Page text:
Keep yourself warm all through February with these hot little gems and stay tuned for an authorpallooza of sorts as Carrie Vaughn, Nancy Holzner and Candace Havens kick off February with the Daily Dose's Spotlight On features next week. The Daily Dose will also be joining in to celebrate 28 Days of the Heart from Are with a wide range of featured authors who donated their time, their creativity and yes, their passionate hearts to the cause.

What stories are you keeping warm with right now?

Tuesday, January 26, 2010

Crazy for The Vampire Diaries Damon

I may not be a vampire fan, but I am absolutely bongo for the CW series The Vampire Diaries. When I first heard that they were turning LJ Smith's novels into a television series, I admit to skepticism. Beyond the doubt associated with doing the story (one I'd read nearly 20 years ago) justice, I was resistant to the idea of yet another vampire show.

But I wanted to give the show a chance so I tuned into the pilot. I liked it enough to tune in the next week and the week after that and the week after that. It wasn't long before I watched the episode first for the sheer joy of watching and then at least two more times after to analyze the character portrayals.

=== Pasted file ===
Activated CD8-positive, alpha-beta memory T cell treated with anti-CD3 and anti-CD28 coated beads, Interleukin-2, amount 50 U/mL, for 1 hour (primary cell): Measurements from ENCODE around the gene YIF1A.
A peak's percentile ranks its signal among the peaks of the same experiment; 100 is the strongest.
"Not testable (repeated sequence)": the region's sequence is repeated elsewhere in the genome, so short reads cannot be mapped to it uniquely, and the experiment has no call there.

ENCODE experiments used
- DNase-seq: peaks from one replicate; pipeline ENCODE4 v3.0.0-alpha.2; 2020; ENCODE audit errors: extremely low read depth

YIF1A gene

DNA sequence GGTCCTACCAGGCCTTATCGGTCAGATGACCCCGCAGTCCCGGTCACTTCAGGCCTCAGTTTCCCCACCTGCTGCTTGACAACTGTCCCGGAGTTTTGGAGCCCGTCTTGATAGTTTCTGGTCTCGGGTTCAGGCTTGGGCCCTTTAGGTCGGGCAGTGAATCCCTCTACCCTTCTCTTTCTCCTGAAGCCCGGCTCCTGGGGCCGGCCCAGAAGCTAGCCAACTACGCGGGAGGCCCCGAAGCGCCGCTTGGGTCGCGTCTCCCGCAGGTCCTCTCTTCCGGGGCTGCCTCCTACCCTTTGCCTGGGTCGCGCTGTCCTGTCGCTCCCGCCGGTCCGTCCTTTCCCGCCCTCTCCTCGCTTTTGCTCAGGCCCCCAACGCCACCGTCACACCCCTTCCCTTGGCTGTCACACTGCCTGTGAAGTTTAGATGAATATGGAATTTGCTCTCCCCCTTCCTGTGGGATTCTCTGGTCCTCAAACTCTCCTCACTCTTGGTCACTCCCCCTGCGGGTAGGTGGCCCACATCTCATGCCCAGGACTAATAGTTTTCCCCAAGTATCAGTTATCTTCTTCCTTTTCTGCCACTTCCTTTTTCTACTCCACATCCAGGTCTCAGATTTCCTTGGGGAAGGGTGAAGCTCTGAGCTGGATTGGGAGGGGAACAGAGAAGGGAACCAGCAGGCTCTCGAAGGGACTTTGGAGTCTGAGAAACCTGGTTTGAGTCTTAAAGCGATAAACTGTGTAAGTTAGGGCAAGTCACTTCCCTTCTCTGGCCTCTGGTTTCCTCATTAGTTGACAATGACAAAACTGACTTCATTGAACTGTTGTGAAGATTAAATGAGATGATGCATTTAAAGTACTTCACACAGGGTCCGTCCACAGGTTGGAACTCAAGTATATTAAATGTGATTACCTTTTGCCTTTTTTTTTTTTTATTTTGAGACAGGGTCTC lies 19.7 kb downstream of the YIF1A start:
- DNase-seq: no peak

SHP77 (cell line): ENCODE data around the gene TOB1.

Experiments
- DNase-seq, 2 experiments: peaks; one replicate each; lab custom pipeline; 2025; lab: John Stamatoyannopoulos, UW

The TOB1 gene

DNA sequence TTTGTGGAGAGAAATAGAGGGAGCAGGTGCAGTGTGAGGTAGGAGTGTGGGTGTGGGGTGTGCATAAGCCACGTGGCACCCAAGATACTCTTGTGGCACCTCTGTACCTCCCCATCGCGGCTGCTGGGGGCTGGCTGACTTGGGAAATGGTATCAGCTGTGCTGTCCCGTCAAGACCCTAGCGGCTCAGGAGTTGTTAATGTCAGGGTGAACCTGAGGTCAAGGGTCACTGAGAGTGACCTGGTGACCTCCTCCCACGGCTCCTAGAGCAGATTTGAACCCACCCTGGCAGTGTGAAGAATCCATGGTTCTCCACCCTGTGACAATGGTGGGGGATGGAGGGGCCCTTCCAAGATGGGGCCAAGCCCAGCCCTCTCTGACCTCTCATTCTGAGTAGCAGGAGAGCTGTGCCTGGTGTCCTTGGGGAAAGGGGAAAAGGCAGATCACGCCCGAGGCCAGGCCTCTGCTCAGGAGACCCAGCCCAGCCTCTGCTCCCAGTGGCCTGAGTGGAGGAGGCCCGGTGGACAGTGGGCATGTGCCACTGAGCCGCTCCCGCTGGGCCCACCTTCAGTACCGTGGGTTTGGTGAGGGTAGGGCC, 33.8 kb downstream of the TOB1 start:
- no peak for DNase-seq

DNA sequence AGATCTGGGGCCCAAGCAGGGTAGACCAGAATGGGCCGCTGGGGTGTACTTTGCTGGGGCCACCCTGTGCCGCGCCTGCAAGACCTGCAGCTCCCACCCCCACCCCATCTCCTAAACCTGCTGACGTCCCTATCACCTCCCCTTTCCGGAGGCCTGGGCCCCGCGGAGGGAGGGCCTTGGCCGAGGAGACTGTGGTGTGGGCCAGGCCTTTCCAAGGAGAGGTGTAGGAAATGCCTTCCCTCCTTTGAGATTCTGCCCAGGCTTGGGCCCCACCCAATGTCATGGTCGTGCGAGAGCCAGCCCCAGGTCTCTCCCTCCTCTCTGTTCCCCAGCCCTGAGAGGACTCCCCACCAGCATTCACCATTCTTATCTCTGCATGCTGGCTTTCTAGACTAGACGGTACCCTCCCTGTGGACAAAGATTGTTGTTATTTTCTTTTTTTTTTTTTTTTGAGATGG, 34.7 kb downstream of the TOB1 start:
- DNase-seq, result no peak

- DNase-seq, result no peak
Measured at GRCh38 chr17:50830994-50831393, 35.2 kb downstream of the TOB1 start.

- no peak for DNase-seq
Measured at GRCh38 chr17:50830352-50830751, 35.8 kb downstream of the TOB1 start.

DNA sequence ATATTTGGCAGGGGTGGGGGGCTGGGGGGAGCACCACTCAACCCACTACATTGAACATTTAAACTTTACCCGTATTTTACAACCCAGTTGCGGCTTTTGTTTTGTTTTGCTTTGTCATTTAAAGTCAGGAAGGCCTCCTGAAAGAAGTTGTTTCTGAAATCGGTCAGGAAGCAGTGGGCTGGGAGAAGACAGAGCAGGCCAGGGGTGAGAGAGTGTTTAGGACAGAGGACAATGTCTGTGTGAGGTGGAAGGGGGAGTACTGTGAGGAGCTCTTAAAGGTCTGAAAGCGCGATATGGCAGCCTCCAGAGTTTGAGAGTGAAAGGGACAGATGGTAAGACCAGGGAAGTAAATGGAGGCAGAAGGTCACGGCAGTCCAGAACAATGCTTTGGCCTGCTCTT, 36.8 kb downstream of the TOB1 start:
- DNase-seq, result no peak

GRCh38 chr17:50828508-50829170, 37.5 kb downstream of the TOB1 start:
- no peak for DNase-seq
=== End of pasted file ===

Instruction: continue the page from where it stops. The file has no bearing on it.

Crazy for Damon

I love all the characters from Stefan and Elena to Bonnie and Caroline and even Tyler Lockwood and Jeremy. I am enjoying the conspiracy of the town elders (may poor Zach rest in peace), but I have to confess -- I love Damon the most of all. The complicated, crazy vampire is blunt, cutting and multi-faceted. He is not a cookie cutter and despite arriving the wicked bad guy, he is becoming so much more.

Damon was my favorite from the book series and Ian Somerholder has more than made him my favorite in this series. Check out the eye candy on the upper right, I picked up this poster for myself at Christmas time. Thursdays are definitely the place to be with the Salvatore brothers leading off the evening and the Winchesters coming up aces in the next hour.

Check out this clip from Thursday's "Unpleasantville."

Friday, January 22, 2010

Literary Monsters

Monsters are hardly something new to novels, science fiction or otherwise. Long before monsters became the alpha male, leading men in paranormal romances or the tortured anti-heroes in urban fantasy, the monsters were just that – monsters. They were monstrous beings or creatures who plagued humans, fed upon them or destroyed them no matter what their "intentions" were. Simply put, the monsters were exactly that – monsters.